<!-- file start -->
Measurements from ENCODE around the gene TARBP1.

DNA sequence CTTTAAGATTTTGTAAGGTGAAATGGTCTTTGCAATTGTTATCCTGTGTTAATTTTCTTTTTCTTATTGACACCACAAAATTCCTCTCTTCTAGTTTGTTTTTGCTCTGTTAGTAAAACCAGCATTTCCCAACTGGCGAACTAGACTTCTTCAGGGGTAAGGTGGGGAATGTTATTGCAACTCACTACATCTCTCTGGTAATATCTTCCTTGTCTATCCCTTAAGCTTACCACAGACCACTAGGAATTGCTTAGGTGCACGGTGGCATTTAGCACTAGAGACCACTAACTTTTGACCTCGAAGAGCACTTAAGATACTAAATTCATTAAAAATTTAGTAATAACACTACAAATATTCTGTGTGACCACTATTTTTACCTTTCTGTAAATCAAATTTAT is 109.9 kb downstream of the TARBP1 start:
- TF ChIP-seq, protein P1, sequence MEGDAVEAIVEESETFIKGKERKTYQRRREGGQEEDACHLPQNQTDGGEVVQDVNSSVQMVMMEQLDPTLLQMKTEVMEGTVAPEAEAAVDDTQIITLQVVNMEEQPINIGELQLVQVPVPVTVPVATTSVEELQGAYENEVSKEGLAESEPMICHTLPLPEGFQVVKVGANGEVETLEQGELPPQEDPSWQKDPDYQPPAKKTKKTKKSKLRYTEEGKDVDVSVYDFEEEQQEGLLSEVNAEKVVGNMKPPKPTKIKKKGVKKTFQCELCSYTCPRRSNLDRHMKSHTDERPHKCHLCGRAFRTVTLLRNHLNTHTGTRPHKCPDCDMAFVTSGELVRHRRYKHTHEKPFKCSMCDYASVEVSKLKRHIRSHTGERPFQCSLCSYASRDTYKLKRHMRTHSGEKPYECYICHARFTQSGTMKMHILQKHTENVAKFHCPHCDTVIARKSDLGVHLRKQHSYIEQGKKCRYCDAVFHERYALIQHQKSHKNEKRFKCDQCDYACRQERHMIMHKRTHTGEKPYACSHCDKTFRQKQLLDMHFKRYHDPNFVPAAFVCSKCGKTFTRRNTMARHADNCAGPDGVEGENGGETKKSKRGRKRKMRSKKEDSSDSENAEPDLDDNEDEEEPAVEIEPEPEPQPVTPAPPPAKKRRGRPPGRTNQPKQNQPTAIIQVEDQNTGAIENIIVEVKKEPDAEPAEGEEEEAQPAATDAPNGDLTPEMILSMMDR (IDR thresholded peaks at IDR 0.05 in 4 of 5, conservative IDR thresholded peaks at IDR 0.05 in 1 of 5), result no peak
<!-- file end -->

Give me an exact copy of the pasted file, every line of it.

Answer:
Measurements from ENCODE around the gene TARBP1.

DNA sequence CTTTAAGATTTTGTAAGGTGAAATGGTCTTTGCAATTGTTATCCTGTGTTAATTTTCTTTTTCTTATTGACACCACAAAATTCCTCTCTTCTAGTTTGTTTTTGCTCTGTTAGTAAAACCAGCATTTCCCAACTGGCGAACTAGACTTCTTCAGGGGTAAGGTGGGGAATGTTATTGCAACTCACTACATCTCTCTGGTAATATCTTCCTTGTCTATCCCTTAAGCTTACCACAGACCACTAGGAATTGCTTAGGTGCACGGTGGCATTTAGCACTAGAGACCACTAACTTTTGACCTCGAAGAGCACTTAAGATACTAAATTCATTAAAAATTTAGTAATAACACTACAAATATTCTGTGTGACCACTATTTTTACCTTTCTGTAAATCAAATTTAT is 109.9 kb downstream of the TARBP1 start:
- TF ChIP-seq, protein P1, sequence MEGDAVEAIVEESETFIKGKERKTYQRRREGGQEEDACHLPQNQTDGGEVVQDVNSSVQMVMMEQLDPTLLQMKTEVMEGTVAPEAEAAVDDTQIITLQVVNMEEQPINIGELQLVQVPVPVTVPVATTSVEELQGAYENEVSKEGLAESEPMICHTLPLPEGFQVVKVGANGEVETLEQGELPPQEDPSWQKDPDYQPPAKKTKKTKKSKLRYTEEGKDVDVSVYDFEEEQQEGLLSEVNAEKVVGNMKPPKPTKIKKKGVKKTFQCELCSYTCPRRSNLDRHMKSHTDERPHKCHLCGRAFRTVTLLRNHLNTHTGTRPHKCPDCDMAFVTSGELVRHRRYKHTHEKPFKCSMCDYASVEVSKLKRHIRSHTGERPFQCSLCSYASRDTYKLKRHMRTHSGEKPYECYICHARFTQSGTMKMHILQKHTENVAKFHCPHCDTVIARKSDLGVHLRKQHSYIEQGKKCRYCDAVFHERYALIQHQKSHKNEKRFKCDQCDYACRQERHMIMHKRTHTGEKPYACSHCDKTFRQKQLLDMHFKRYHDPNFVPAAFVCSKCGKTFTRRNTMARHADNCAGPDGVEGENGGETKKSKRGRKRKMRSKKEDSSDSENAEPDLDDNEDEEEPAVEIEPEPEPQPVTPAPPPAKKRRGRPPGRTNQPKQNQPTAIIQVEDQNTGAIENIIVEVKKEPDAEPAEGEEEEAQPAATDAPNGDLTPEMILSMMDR (IDR thresholded peaks at IDR 0.05 in 4 of 5, conservative IDR thresholded peaks at IDR 0.05 in 1 of 5), result no peak